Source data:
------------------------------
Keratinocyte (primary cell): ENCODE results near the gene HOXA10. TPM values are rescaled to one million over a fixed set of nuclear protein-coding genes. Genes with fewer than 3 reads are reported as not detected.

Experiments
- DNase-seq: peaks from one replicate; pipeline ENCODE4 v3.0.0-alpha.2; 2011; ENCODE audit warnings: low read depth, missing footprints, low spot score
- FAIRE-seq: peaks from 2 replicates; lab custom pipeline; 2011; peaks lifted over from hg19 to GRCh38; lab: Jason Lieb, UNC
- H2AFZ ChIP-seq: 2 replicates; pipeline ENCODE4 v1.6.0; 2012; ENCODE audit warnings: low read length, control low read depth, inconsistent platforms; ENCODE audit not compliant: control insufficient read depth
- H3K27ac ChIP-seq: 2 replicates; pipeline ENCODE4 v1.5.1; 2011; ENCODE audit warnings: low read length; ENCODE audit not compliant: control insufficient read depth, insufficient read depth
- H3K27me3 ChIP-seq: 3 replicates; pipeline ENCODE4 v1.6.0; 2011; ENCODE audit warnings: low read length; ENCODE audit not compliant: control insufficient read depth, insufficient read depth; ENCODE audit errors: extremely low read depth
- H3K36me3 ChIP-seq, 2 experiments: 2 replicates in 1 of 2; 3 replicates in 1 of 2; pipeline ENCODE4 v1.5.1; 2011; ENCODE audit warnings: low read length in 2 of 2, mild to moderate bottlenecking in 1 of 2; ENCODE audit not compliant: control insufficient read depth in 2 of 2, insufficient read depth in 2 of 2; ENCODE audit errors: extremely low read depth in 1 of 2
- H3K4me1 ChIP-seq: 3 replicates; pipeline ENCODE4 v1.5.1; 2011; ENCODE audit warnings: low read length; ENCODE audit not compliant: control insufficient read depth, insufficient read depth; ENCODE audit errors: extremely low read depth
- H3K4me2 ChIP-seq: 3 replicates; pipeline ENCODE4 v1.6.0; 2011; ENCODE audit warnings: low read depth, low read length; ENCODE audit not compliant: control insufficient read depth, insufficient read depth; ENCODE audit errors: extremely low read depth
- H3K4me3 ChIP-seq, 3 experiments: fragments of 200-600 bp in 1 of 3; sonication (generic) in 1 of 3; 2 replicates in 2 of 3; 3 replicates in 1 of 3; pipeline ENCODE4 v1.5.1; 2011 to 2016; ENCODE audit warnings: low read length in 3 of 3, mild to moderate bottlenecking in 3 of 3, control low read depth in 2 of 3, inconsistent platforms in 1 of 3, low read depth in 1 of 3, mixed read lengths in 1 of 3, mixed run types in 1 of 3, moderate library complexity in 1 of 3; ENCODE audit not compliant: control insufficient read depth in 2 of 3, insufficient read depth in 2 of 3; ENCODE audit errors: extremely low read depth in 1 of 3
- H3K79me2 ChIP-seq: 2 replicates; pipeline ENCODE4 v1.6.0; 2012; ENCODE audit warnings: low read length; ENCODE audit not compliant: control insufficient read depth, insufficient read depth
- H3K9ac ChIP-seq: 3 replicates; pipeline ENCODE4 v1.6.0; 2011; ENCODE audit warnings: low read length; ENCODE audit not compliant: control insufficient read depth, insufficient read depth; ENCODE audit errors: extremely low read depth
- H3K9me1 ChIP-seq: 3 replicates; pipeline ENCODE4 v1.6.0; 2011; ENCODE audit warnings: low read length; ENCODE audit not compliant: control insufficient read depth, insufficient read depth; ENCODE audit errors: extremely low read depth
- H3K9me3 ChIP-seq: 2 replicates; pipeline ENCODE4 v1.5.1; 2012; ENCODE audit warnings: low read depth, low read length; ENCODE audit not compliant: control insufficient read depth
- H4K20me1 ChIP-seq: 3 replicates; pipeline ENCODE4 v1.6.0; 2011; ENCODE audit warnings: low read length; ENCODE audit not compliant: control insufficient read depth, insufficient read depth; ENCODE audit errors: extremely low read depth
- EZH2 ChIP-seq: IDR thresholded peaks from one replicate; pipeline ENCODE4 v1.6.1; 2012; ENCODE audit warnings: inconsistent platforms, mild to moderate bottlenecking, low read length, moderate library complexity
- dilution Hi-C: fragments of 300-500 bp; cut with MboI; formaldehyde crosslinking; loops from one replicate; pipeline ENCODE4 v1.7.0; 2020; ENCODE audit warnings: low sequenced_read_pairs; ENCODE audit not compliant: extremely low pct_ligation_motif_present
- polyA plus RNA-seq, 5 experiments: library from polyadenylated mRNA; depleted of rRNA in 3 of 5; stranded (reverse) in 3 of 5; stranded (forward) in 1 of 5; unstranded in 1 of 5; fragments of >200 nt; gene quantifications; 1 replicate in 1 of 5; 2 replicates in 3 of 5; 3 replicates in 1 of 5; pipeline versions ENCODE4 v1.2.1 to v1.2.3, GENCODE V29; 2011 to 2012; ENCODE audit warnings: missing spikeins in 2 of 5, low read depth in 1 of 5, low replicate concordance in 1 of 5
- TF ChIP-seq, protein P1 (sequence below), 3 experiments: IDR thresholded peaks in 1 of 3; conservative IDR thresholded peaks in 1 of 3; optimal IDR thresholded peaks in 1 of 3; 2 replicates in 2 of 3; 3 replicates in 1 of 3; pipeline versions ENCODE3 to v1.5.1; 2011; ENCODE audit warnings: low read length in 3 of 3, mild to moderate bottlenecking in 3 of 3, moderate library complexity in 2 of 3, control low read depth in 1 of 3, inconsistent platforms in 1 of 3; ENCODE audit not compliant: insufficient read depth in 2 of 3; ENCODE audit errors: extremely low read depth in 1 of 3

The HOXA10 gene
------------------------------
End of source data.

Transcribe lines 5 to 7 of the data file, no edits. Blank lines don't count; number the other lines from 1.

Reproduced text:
- H2AFZ ChIP-seq: 2 replicates; pipeline ENCODE4 v1.6.0; 2012; ENCODE audit warnings: low read length, control low read depth, inconsistent platforms; ENCODE audit not compliant: control insufficient read depth
- H3K27ac ChIP-seq: 2 replicates; pipeline ENCODE4 v1.5.1; 2011; ENCODE audit warnings: low read length; ENCODE audit not compliant: control insufficient read depth, insufficient read depth
- H3K27me3 ChIP-seq: 3 replicates; pipeline ENCODE4 v1.6.0; 2011; ENCODE audit warnings: low read length; ENCODE audit not compliant: control insufficient read depth, insufficient read depth; ENCODE audit errors: extremely low read depth